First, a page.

2009 - the Oracle acquisition and Monty Program
While our team doubled our sales, Sun overall was going downhill and we were under a hiring freeze. So all of us had to work twice as hard to keep up.
Sun was organizing a large training event in Las Vegas for all technical field engineers. It was mostly on Solaris and Java stuff. So essentially a free trip to Vegas with nothing important to do! I had already booked (and company had paid) both hotel and flights. I have never been to Vegas so I was quite excited.
But then the head of the Nokia account team started pushing me to attend an important customer meeting in Finland that week. Nokia, Ericsson, Orange... these guys always had important meetings with CTOs and whatever, and they always begged MySQL guys to attend because it was basically the only sexy product that Sun had. But eventually we found out (independently from the head of the account team) that there was indeed an important prospect attending the meeting. So I didn't go to Vegas although everything was already paid for. In a way it was nice to stay a week in Finland, as we were so busy those days. I met the prospect and we started to discuss yet another Oracle to MySQL migration.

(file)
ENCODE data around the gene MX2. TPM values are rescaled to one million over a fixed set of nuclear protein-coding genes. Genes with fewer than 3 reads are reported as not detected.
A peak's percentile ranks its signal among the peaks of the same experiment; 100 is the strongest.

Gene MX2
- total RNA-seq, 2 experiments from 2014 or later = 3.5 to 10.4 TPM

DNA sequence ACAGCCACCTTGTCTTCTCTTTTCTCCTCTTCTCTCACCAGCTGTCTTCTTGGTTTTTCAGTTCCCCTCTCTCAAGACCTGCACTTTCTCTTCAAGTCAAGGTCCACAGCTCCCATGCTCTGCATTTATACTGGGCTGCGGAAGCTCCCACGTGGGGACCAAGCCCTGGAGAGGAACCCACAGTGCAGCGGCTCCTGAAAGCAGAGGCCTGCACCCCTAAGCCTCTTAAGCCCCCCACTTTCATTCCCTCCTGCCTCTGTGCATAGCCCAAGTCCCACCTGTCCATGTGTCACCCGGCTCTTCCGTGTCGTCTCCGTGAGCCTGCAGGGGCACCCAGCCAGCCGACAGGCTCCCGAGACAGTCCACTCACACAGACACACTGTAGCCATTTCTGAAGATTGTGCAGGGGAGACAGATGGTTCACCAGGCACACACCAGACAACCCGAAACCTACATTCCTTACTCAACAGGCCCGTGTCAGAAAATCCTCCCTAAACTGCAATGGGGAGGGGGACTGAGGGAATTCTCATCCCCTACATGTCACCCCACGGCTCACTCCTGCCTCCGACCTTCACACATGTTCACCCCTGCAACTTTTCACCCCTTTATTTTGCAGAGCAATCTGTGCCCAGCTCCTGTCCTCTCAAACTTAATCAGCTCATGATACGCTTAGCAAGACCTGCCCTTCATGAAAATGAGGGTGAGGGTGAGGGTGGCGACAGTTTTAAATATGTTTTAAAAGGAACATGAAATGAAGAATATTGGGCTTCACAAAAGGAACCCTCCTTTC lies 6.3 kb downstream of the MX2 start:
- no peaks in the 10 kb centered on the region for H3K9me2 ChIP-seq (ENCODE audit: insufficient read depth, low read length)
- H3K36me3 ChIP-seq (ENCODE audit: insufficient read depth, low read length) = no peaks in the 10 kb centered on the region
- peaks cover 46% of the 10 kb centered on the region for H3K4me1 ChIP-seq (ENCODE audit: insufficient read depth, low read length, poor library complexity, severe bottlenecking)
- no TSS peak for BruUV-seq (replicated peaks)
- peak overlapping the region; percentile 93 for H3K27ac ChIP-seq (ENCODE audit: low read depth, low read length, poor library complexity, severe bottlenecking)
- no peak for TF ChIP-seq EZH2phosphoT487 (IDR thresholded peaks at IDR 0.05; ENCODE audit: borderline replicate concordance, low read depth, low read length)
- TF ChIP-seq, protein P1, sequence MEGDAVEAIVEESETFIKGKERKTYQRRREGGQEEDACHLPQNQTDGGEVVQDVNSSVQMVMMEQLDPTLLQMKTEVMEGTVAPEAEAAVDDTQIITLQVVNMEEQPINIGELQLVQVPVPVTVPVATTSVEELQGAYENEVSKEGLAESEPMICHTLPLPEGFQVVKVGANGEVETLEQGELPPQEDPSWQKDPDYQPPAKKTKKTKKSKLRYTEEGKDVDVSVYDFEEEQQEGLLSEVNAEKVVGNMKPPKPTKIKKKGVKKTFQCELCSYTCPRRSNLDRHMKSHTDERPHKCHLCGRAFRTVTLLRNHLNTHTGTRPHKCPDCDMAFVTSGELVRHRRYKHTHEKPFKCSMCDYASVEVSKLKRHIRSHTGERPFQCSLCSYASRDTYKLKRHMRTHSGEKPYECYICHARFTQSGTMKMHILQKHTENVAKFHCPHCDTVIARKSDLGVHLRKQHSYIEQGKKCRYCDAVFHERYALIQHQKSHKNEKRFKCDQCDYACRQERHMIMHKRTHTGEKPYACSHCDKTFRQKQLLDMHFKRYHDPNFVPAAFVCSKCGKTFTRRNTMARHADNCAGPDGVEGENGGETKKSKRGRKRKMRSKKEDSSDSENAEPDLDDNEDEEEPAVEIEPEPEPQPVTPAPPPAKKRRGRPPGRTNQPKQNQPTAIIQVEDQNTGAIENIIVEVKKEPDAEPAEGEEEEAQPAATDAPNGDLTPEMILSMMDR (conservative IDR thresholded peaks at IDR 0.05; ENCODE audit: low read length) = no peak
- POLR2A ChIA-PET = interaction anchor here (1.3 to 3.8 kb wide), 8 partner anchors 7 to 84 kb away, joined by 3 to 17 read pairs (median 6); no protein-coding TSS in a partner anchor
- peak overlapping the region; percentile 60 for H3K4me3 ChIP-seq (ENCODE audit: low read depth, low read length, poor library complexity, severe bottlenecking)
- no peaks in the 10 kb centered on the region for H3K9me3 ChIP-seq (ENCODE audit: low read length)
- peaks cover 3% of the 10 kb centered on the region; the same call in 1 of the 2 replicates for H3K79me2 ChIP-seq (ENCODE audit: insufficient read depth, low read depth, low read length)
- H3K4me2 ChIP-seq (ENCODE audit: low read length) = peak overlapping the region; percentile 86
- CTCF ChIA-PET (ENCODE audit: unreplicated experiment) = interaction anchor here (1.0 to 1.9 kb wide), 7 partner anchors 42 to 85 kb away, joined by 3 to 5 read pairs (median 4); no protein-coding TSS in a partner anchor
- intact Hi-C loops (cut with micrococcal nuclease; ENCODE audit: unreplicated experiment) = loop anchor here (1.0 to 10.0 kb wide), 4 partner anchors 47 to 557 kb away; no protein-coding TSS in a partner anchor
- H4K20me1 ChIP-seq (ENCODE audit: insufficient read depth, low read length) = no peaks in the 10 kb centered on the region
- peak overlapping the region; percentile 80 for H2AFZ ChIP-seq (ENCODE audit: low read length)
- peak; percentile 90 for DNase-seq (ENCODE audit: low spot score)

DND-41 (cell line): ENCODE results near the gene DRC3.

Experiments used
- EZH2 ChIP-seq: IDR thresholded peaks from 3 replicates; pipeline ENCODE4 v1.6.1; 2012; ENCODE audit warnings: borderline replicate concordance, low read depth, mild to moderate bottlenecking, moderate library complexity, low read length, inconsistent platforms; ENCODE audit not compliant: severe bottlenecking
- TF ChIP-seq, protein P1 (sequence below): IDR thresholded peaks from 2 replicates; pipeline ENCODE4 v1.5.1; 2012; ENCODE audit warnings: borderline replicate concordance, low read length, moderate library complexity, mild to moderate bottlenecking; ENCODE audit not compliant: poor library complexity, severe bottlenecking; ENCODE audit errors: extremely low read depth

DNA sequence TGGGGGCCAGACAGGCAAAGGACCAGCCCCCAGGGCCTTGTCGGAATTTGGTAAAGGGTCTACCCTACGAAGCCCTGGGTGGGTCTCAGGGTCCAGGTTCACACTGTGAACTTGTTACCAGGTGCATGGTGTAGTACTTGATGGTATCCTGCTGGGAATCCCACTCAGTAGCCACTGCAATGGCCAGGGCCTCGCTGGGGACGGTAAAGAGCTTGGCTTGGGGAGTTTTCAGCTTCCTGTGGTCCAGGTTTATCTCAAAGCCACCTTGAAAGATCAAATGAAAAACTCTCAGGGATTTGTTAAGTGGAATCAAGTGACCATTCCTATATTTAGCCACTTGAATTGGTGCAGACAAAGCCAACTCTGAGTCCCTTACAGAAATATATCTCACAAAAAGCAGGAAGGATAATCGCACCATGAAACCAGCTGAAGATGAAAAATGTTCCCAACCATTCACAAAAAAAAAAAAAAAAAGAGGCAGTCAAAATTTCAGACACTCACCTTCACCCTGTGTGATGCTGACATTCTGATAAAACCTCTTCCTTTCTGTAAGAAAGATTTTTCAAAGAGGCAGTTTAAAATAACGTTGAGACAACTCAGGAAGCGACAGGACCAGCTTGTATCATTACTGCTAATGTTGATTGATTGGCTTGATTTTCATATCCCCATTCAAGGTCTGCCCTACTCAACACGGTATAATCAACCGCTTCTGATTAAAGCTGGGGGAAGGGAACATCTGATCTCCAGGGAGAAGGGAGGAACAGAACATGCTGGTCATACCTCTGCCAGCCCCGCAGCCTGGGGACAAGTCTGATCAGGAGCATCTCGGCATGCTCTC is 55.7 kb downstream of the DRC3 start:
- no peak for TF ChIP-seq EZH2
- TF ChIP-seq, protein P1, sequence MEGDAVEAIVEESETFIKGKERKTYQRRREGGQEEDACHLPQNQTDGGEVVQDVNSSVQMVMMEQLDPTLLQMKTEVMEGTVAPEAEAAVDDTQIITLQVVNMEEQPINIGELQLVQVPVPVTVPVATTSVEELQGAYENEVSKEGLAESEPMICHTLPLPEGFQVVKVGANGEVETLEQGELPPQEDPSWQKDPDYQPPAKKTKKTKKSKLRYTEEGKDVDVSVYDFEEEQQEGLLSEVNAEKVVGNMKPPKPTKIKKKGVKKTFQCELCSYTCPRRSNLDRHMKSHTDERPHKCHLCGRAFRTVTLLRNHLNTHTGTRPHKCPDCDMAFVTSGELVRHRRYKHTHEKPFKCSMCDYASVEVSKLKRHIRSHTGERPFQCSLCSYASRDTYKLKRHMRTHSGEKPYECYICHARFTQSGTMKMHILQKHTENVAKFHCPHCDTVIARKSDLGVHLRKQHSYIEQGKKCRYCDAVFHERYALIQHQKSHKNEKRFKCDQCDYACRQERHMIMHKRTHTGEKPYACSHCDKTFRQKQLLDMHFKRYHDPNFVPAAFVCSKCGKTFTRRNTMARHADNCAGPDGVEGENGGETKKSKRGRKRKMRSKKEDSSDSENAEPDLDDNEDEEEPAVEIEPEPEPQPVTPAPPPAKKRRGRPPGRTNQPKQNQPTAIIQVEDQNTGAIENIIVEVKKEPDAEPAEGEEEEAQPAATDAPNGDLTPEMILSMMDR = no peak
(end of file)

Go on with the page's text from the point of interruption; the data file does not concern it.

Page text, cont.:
Then one morning we were all gathered for yet another MySQL user conference in Santa Clara. The biggest ever. I got a gentle wakeup call informing me that Oracle had acquired Sun. Only a few days earlier we had digested the news that IBM wouldn't buy Sun after all. Now this.
My first thought as I got up from bed: I should have gone to Vegas! Indeed, during the same week we had lots of meeting canceled. The proposition of a dual vendor strategy had kind of lost something overnight, and customers had lost interest.
Soon after this I was offered the opportunity to join the MariaDB team as COO for Monty Program. The company was only a few months old. So my tasks ranged from introducing the routine of weekly meetings to initiating proceedings to get back montyprogram.com from a Chinese cybersquatter.